South Korea reported today that at least 116 people initially cleared of the new coronavirus had tested positive again.
It came as officials suggested they would soon look at easing strict recommendations aimed at preventing new outbreaks – and the number of confirmed coronavirus cases worldwide surpassed two million on Monday.
South Korea reported only 25 new cases overall on Monday, but the rise in ‘reactivated’ patients has raised concerns as the country seeks to stamp out infections.
Officials are still investigating the cause of the apparent relapses. But Jeong Eun-kyeong, director of the Korea Centers for Disease Control and Prevention (KCDC), has said the virus may have been reactivated rather than the patients being re-infected.
Medical workers transfer a patient to a hospital in Seoul, South Korea on March 11 2020
South Korea reported today that at least 116 people initially cleared of the new coronavirus had tested positive again
Other experts said faulty tests may be playing a role, or remnants of the virus may still be in patients’ systems but not be infectious or of danger to the host or others.
The 116 cases is more than double the 51 such cases South Korea reported a week earlier.
South Korea plans to send 600,000 coronavirus testing kits to the United States on Tuesday in the first such shipment following a request from U.S. President Donald Trump, a Seoul official told Reuters on Monday.
Government leaders, meanwhile, called on South Koreans to continue to follow guidelines and restrictions on social gatherings, but hinted that such measures could soon be eased.
Medical workers wearing protective clothing against the COVID-19 novel coronavirus attend to a woman with unknown symptoms who was feeling unwell upon her arrival at the Keimyung University hospital in Daegu
The country has over 10,000 confirmed cases of the virus and has recorded 217 deaths, according to the Johns Hopkins University data. Pictured: election officials secure masks in Yongin
South Korea has called on residents to follow strict social distancing until at least April 19, but as cases have dropped and the weather has improved, a growing number of people have been flouting the guidelines.
At a meeting on disaster management on Monday, Prime Minister Chung Sye-kyun said the government would soon be looking to loosen the guidelines, which call for people to stay at home, avoid social gatherings of any type, and only go out for essential reasons.
‘Later this week, we plan to review our intensive social distancing campaign that we have carried out so far and discuss whether we will switch to routine safety measures’ he said.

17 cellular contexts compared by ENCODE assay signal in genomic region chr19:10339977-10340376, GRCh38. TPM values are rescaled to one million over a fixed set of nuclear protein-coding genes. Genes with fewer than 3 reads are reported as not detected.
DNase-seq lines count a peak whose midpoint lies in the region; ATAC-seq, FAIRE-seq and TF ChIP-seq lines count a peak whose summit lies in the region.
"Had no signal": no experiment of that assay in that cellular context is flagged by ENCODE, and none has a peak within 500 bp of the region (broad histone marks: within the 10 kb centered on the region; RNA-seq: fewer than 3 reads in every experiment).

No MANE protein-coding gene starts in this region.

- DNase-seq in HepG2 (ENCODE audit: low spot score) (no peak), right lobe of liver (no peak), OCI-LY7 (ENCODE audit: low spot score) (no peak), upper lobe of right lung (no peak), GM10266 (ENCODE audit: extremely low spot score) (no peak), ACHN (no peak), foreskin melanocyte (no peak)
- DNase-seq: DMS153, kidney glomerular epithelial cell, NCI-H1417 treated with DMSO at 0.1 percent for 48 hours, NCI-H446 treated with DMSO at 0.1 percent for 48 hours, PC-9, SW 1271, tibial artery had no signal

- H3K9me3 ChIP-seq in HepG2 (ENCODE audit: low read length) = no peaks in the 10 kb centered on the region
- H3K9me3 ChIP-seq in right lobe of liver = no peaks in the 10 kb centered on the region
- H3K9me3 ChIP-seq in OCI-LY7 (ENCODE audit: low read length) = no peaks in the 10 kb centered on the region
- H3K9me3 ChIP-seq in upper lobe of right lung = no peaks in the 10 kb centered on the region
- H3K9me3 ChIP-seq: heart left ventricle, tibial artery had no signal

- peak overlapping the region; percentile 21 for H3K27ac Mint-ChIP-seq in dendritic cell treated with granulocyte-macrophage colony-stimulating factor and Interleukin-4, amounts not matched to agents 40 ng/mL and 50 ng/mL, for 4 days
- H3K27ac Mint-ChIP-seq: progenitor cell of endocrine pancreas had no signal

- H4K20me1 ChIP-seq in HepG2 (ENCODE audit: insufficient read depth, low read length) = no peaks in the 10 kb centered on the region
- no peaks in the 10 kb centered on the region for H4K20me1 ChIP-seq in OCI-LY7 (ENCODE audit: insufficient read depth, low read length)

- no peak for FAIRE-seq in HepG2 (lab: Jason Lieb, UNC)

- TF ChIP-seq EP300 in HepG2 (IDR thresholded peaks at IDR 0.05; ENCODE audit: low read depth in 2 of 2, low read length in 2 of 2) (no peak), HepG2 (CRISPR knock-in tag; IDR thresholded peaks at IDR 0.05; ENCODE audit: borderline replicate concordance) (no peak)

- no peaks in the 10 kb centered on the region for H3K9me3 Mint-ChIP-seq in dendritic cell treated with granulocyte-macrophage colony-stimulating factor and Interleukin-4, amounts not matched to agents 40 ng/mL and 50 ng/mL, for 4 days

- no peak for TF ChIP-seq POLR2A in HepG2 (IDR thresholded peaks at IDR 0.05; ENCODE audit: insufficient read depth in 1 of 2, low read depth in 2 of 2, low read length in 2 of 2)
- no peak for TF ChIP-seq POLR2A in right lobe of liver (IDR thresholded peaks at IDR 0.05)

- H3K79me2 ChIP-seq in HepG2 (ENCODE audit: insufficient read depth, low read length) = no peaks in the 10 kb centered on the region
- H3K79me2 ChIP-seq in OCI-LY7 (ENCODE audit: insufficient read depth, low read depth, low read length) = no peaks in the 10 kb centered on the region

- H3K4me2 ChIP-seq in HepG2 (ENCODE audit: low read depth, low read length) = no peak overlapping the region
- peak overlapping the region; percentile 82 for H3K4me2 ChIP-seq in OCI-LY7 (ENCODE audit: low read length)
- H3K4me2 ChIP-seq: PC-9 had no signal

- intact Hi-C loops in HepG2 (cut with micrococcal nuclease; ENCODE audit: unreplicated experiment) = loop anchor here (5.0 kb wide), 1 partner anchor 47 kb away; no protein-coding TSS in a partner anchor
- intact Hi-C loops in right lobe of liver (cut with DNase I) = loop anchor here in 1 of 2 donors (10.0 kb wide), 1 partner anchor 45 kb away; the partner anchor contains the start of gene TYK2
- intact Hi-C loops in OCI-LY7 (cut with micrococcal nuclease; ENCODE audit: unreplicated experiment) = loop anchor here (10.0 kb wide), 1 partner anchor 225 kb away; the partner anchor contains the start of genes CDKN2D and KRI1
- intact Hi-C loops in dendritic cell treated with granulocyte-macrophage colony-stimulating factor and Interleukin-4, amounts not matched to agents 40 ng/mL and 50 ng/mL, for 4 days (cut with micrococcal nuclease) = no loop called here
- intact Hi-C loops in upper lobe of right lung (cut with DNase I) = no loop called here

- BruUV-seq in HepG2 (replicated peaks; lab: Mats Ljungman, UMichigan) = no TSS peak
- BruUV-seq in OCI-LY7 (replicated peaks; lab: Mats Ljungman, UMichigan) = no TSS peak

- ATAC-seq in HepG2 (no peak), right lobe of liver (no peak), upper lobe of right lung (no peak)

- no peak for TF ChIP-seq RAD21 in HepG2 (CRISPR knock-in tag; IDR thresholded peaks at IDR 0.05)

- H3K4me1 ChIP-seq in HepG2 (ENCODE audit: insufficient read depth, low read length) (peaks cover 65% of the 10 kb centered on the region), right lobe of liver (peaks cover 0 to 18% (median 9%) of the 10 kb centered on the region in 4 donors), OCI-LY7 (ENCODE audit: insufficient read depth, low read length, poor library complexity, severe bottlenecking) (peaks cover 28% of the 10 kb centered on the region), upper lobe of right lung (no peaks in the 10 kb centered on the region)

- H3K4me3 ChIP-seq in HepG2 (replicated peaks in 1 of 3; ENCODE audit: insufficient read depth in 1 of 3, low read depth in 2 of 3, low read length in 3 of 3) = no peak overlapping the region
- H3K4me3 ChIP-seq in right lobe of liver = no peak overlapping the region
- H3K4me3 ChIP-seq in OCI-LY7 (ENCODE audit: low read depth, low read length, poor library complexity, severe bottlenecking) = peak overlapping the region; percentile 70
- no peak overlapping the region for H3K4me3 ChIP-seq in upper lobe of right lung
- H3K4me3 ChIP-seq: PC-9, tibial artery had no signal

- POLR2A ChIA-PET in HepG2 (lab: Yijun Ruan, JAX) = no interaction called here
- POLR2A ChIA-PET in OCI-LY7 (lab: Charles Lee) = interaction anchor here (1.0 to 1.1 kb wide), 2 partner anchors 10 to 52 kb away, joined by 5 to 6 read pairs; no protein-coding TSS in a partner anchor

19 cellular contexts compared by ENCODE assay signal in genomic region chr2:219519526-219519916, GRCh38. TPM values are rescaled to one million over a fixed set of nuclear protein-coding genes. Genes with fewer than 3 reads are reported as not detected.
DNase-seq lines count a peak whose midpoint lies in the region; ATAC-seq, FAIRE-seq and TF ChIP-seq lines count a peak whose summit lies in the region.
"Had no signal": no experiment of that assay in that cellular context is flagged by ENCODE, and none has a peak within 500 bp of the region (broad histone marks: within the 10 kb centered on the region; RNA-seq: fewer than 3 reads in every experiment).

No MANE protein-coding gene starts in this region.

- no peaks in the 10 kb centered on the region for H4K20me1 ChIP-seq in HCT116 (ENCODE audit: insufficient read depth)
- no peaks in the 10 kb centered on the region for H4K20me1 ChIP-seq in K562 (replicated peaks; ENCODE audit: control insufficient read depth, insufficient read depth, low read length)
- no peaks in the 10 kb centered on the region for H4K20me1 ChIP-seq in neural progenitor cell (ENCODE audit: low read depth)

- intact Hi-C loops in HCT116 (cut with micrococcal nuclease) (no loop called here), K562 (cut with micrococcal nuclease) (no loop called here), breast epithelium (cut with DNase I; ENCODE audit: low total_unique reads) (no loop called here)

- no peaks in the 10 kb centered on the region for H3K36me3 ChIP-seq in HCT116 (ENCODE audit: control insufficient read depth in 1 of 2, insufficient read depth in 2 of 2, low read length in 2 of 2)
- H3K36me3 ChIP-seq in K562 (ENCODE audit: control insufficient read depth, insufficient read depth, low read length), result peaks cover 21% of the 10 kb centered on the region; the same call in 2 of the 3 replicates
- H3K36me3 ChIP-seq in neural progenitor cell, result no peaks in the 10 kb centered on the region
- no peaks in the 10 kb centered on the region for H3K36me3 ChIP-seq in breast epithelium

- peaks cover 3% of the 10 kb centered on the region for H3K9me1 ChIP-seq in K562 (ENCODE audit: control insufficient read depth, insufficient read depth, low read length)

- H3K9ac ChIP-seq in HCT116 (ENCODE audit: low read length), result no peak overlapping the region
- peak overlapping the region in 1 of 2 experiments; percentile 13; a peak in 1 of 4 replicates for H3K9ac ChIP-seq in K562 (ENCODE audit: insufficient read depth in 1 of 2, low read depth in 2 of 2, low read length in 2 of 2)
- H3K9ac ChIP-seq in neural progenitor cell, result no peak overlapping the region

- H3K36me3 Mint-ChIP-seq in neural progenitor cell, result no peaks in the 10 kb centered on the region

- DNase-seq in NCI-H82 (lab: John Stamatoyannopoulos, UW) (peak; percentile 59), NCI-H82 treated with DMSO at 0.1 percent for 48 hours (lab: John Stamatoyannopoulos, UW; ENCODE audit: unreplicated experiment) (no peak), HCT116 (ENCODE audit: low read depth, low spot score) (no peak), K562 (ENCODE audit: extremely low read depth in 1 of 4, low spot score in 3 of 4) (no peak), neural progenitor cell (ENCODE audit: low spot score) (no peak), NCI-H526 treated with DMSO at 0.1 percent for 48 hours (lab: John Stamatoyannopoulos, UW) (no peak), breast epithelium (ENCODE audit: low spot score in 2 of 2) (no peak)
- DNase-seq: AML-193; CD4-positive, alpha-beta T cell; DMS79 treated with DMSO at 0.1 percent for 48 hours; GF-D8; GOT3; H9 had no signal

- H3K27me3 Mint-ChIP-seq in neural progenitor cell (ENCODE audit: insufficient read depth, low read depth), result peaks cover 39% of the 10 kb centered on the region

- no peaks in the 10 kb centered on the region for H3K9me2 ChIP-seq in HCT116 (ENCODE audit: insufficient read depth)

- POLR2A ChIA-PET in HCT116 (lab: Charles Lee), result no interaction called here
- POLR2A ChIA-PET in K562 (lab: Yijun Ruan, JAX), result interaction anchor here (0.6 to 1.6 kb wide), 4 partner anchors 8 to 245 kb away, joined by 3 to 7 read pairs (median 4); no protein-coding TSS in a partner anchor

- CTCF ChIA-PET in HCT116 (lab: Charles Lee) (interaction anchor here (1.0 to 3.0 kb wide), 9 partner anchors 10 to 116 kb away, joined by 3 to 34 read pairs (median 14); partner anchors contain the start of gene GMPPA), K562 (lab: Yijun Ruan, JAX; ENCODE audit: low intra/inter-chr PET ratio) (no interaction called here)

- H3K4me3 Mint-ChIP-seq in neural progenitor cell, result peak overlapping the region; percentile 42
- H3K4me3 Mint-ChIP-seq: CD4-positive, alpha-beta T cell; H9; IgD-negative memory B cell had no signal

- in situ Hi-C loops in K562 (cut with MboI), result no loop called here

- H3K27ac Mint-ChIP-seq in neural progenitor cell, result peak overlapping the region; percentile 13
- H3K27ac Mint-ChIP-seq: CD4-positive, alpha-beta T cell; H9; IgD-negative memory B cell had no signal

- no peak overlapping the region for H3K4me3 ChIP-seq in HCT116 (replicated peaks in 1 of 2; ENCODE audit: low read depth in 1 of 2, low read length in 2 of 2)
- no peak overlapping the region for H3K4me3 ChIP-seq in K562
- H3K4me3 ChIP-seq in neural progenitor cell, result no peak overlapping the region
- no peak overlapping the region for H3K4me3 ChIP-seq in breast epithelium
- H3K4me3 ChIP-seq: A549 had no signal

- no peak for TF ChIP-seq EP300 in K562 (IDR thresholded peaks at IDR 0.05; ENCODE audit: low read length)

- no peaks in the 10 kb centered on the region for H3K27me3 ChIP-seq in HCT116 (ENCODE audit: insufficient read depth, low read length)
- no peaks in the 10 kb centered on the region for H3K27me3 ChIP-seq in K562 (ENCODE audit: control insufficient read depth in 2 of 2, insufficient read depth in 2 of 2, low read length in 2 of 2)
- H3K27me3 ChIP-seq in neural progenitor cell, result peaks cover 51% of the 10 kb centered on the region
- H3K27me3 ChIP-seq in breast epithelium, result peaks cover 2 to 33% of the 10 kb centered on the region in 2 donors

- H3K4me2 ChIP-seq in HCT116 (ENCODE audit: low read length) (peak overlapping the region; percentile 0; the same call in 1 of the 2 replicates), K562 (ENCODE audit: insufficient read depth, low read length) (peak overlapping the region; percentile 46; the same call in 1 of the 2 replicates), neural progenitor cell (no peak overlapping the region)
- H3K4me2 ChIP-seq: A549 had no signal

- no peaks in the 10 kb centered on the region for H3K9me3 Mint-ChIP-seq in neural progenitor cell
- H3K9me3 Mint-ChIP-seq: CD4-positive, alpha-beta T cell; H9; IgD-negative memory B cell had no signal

Health workers disinfect a street to curb the spread of coronavirus in Daegu, South Korea
Some local governments have imposed stricter measures, including closing bars and nightclubs, banning large demonstrations, and limiting church services.
Chung cautioned that even when the restrictions are eased, the country will not return to life as before the outbreak.
‘We need a very cautious approach because any premature easing of social distancing could bring irreversible consequences, and have to ponder deeply about when and how we switch to the new system,’ he said.
The country has over 10,000 confirmed cases of the virus and has recorded 217 deaths, according to the Johns Hopkins University data.
While recent recovery rates of the virus are promising, it does not mean that those who have been infected with coronavirus are not still at risk, as experts believe having the virus once does not mean you cannot get sick from it again.
According to Li QinGyuan, director of pneumonia prevention and treatment at China Japan Friendship Hospital in Beijing, those who have been infected with Covid-19 develop a protective antibody – but it isn’t clear how long the protection lasts.
‘However, in certain individuals, the antibody cannot last that long,’ Li told USA Today. ‘For many patients who have been cured, there is a likelihood of relapse.’
Dr Peter Jung, an assistant professor of pediatrics at the University of Texas Medical School at Houston told The Huffington Post: ‘Just as the flu can mutate, so could Covid-19, which would make an individual susceptible to reacquiring the infection.’
However, according to Dr Stephen Gluckman, an infectious diseases physician it seems likely that having the disease once results in immunity in most individuals – as is seen with other coronaviruses.
He said: ‘For the most part, the feeling is once you’ve had a specific coronavirus, you are immune. We don’t have enough data to say that with this coronavirus, but it is likely.’
This means that people who initially recovered are more likely to relapse rather than get reinfected with the virus.
According to one study, people with mild infections can test positive for the virus by throat swabs ‘for days and even weeks after their illness’.